Wipeout's just playing electronic music that appeared in the charts on repeat, really. Same thing with various other games.

Yeah, and if you're a composer writing music for games, you're not writing music for games that are going to license existing popular music.

So if the goal is to write dance/pop that hits the radio top 40 with the hope of licensing your music for a game, then you don't want to be a composer writing "original music for new games."

If you want to write original dance/pop music for new racing games, then there is still a lot you need to know about music and games before you can become successful at that.

So you can't say that "game music" doesn't exist, and I understand what you're trying to say, so I want to say you're sorta right, but really, you're sorta wrong. There is actually such a thing as game music, not as a separate genre, but as music designed and intended for the specific medium of games.

What kind of music you write for games is completely subjective to your own personal tastes and skills. Though, getting full time work as a composer in any studio, you will want to have some experience with almost any genre or style. The more you can flex, the faster you'll get hired.

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Thankyou all so much for your comments. I really appreciate you guys taking your time out to really try to give me some insight into the whole thing. You've definately given me alot to think about so thankyou all very much for your comments.

I pretty much am forced to get a laptop because my desktop (which isn't really mine anyways haha) isn't always accessible and I don't have enough space in my room for a desktop so i'm opting for a laptop (Preferrably Hp or Sony or maybe Toshiba). (and I know what they say about sony's and being overpriced but I love Sony. I've always been able to rely on them for high quality stuff and i've fallen in love with my friends laptop and desktop (both sonys) although hp has been pretty good as well).

My music usually has a few patterns in it and honestly i'd be using sibelius to write my scores and then i'd upload the midi file into FL Studio (which I have used for a short time and it looks like it'll be easy to understand seeing as i've used something similar in the past) so i'm really thinking of getting it.

I was hoping to be able to get a laptop and produce video game music for fun and for pay on the side and I ultimately was wondering if that was possible. To do it all from a laptop. I've got some theory knowledge and some production knowledge but i'm pretty much just working it all out by just writing and letting people hear it. You guys have given me alot to consider though. Again thankyou for your responses I really, really do appreciate it ~Ray~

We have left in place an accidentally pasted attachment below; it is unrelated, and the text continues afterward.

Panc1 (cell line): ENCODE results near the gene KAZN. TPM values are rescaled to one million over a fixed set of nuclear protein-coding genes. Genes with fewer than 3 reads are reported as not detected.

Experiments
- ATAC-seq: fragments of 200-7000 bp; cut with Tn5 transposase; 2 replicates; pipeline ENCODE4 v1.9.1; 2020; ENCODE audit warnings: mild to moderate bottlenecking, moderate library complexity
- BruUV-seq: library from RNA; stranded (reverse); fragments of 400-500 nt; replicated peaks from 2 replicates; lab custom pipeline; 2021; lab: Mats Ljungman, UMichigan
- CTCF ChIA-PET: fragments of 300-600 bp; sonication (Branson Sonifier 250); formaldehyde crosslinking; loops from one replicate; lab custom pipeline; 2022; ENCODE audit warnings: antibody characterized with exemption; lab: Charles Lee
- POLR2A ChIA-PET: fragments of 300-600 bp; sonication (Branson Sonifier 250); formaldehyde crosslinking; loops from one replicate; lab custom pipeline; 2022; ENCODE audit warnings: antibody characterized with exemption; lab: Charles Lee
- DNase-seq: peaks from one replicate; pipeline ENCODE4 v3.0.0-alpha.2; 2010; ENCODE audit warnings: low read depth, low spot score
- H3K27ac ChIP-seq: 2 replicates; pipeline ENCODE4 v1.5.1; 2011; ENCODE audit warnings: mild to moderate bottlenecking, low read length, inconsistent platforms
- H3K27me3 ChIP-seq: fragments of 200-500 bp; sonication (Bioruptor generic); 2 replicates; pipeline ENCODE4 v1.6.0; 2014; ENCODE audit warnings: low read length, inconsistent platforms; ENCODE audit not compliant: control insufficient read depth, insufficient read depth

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So you can't say that "game music" doesn't exist

By the time the audio got advanced enough for composers to not bump into the constraints of the sound device or memory one of the major differences between "regular" and "game" music disappeared.

It's not that it doesn't exist - but the vast, vast majority of what you need in terms of skills is not available in some kind of course - and the resulting music follows logically from the constraints.

To do it all from a laptop.

You can do lots of things just with that, provided that you're not going to be ridiculously picky (this mostly entails endless obsessing about anything outboard that's analog - e.g. vintage synthesizers, preamps, mixing desks and whatnot).

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it's possible to do what you want from a desktop, but it's honestly a bad idea. you'll pay through the ass for hardware in a laptop only to have endless issues with crappily-written drivers, overheating, and a system that'll slow down to a crawl in a year and a half.

desktops are the way to go, man. there are people who mix on laptops here, but they're few and far between among the upper echelon.

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it's possible to do what you want from a desktop, but it's honestly a bad idea. you'll pay through the ass for hardware in a laptop only to have endless issues with crappily-written drivers, overheating, and a system that'll slow down to a crawl in a year and a half.

desktops are the way to go, man. there are people who mix on laptops here, but they're few and far between among the upper echelon.

I assume you meant laptop.